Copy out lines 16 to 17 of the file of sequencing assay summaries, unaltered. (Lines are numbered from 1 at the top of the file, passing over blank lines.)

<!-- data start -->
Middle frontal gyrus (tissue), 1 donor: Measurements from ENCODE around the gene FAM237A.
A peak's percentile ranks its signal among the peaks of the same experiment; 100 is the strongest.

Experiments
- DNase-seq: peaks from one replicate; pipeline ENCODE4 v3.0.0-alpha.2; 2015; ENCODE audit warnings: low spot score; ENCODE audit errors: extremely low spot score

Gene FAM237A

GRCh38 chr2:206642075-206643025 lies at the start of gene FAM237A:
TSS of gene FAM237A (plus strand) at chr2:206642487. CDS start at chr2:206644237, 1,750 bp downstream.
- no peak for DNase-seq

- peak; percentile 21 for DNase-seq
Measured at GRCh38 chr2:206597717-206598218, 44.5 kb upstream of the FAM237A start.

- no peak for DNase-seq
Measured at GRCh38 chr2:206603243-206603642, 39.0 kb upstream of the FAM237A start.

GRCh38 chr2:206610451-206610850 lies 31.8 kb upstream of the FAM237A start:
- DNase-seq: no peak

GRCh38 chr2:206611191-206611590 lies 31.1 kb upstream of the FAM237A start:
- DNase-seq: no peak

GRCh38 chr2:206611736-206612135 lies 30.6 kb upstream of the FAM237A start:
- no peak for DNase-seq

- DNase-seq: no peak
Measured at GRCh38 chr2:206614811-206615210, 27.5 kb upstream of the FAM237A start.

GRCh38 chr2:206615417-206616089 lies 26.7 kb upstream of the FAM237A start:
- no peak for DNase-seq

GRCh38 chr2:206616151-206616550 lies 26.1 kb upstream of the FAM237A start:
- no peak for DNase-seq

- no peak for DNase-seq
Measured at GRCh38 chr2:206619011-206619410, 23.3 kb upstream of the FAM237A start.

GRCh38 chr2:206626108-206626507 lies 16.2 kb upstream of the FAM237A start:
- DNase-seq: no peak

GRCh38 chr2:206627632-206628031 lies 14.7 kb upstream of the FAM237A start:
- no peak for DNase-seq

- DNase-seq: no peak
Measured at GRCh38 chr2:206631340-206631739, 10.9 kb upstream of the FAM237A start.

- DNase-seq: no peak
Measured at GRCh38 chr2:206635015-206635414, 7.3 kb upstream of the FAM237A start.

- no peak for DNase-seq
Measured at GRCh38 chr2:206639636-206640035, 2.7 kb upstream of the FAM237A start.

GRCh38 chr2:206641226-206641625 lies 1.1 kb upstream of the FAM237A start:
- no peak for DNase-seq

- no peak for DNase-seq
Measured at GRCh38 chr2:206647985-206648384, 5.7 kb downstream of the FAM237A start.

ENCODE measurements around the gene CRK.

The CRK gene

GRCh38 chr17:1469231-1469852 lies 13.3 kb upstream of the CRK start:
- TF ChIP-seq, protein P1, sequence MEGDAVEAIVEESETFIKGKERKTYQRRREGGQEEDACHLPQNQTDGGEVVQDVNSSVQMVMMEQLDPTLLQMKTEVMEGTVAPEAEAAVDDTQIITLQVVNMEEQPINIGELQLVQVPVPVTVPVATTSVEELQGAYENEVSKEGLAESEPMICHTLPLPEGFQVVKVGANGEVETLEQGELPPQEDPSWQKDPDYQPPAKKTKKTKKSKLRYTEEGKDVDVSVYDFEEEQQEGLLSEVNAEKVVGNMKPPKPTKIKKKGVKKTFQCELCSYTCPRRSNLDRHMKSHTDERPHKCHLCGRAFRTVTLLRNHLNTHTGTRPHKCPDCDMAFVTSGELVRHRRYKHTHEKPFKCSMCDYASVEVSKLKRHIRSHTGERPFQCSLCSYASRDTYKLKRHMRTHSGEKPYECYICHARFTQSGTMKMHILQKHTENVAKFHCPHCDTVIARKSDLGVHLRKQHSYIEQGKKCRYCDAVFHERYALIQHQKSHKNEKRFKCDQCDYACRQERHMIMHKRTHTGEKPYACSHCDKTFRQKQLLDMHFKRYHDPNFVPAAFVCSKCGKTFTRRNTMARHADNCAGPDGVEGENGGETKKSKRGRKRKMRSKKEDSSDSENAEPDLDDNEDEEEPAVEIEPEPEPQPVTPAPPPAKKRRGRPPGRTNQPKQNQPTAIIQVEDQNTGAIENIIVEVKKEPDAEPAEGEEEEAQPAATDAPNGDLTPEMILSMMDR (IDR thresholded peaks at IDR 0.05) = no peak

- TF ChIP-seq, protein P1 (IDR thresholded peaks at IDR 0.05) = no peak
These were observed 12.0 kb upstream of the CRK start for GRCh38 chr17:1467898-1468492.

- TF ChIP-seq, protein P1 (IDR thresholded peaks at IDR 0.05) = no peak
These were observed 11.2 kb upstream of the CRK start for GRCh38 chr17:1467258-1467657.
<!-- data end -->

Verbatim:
- DNase-seq: no peak

GRCh38 chr2:206611736-206612135 lies 30.6 kb upstream of the FAM237A start: